OMAHA, Neb. -- Due to the current flooding, the U.S. Army Corps of Engineers, Omaha District Regulatory Branch will be using alternative and expedited permitting procedures to authorize flood-related repairs within regulated waters of the U.S. These procedures will allow the Corps to expedite permitting requests for Nationwide Permits, Regional General Permits, and Standard Permits for flood recovery activities.
Additionally, the district’s goal will be to send out levee rehabilitation letters and forms in the next week so that sponsors can begin the process of requesting repairs if needed. Levees must be active in the Public Law 84-99 program to be eligible for this.
The Omaha District continues to remain engaged with state leaders, state and local emergency management agencies, as well as, local and tribal governments. As this flood fight changes, the District’s focus remains on ensuring the safety of our citizens and communicating the conditions on the river systems to all of our partners and stakeholders.
“Due to the continued risk of high plains snowpack, especially across eastern South Dakota and the unregulated James and Big Sioux River basins, I cannot emphasize enough that residents should continue to monitor the situation and keep in close contact with their local and state emergency management organizations to stay updated on any evacuation plans and emergency conditions,” said Lt. Col. James Startzell, deputy commander, USACE-Omaha. “Levee breaches can happen quickly or gradually and often occur when excessive water overtops a levee and washes out a portion of the levee, but also can occur at lower water elevations as well.”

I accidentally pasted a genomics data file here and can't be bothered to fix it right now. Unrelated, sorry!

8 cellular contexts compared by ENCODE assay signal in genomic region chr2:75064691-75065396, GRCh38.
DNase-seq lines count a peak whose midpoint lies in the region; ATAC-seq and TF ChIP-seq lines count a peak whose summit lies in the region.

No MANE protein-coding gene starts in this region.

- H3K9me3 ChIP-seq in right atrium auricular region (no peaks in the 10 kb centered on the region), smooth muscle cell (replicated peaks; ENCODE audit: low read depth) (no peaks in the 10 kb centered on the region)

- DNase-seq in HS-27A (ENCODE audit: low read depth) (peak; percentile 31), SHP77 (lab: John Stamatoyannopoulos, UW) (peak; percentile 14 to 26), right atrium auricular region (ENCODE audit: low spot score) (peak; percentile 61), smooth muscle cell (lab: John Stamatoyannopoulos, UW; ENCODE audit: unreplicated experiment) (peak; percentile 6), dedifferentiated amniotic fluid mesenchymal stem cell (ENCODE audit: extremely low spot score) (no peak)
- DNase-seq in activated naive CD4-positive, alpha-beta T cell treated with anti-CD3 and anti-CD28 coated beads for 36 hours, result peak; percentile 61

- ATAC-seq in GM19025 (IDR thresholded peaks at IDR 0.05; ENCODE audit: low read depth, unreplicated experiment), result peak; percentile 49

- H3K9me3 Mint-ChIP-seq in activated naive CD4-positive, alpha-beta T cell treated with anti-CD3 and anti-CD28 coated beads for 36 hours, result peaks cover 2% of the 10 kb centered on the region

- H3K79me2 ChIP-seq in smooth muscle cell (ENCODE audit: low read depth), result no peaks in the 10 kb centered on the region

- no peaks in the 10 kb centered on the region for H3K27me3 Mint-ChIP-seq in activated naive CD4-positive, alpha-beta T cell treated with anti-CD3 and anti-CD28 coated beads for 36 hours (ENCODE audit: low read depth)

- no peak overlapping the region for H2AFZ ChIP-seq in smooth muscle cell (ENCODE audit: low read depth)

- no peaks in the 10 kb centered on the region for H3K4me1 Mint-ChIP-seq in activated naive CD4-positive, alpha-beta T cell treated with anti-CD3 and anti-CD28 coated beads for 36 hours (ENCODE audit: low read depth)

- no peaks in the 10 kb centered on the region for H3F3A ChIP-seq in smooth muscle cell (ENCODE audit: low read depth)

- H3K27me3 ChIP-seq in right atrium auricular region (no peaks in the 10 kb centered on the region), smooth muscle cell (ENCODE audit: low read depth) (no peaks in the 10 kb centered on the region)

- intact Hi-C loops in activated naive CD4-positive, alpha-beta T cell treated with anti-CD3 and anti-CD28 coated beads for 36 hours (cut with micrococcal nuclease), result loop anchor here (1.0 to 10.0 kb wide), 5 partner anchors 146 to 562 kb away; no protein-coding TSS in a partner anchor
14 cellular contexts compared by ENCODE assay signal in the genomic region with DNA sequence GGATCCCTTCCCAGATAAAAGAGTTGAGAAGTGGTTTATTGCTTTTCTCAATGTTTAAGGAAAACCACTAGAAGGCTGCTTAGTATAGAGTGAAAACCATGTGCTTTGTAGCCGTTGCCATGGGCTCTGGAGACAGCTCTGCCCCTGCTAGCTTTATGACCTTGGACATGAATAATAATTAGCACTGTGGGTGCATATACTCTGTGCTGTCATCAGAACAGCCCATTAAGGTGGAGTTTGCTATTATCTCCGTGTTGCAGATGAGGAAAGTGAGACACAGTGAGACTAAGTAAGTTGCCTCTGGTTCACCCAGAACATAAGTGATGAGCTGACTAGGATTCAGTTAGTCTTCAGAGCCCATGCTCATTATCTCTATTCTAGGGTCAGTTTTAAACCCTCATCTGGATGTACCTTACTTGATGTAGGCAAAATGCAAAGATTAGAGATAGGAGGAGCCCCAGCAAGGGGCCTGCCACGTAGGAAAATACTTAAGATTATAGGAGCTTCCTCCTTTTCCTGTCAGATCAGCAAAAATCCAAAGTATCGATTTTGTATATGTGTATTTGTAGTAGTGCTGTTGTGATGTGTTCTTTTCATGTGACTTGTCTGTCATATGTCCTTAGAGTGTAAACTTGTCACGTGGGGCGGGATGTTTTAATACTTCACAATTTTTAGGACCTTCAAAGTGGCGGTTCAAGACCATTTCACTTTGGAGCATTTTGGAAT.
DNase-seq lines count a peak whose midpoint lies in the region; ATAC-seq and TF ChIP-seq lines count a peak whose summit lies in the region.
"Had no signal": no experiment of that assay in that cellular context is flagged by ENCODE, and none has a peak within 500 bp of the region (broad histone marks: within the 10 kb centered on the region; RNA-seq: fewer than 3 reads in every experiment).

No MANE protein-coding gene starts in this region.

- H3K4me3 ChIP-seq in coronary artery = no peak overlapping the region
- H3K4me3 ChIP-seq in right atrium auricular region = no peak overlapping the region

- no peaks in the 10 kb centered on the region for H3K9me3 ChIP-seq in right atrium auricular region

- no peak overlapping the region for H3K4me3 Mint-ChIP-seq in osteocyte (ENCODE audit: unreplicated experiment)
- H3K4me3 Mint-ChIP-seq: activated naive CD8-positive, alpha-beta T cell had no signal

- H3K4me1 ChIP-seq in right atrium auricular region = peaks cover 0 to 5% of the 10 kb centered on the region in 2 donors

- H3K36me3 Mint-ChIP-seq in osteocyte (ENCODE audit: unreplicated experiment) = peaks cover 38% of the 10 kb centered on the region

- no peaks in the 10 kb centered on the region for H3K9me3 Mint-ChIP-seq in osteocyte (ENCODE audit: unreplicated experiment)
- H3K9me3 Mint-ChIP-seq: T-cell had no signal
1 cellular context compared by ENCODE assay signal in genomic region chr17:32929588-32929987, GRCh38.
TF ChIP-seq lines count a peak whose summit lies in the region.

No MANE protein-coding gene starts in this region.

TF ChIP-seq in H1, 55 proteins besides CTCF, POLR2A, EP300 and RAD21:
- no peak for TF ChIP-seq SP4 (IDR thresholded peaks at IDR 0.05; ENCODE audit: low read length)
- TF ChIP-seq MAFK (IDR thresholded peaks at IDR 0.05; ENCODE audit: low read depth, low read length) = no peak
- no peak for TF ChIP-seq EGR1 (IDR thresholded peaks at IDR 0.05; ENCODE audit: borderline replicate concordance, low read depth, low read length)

Much of the levee system remains compromised. As of 8 a.m. today, there are confirmed breaches at L611-614 (south of Council Bluffs, Iowa), L-601 (south of Glenwood, Iowa), L-594 (near Fremont County, Iowa), L-575 (Fremont County, Iowa), L-550 (Atchison County, Missouri), L-536 (Atchinson County, Missouri), R-613 (Sarpy County, Nebraska), R-562 (Nemaha County, Nebraska), Western Sarpy (Ashland, Nebraska), Clear Creek (Ashland, Nebraska), Union Levee (Valley, Nebraska), and R-573 (Otoe County, Nebraska). The remaining levees south of the Platte River down to the Omaha District’s southernmost border, Rulo, Nebraska, remain overtopped.
The Omaha District remains ready to provide flood-fight materiel to state, local and tribal emergency agencies upon request. To date the district has distributed approximately 168,000 sandbags, 2,020 super sandbags, 9,930 feet of HESCO Barriers, one 16” pump and one sand bag filling machine.
USACE continues to coordinate and communicate with its many stakeholders, to include the Nebraska, Iowa and South Dakota Emergency Management Agencies. Additionally we have open lines of communication with local and tribal governments in their flood fight efforts.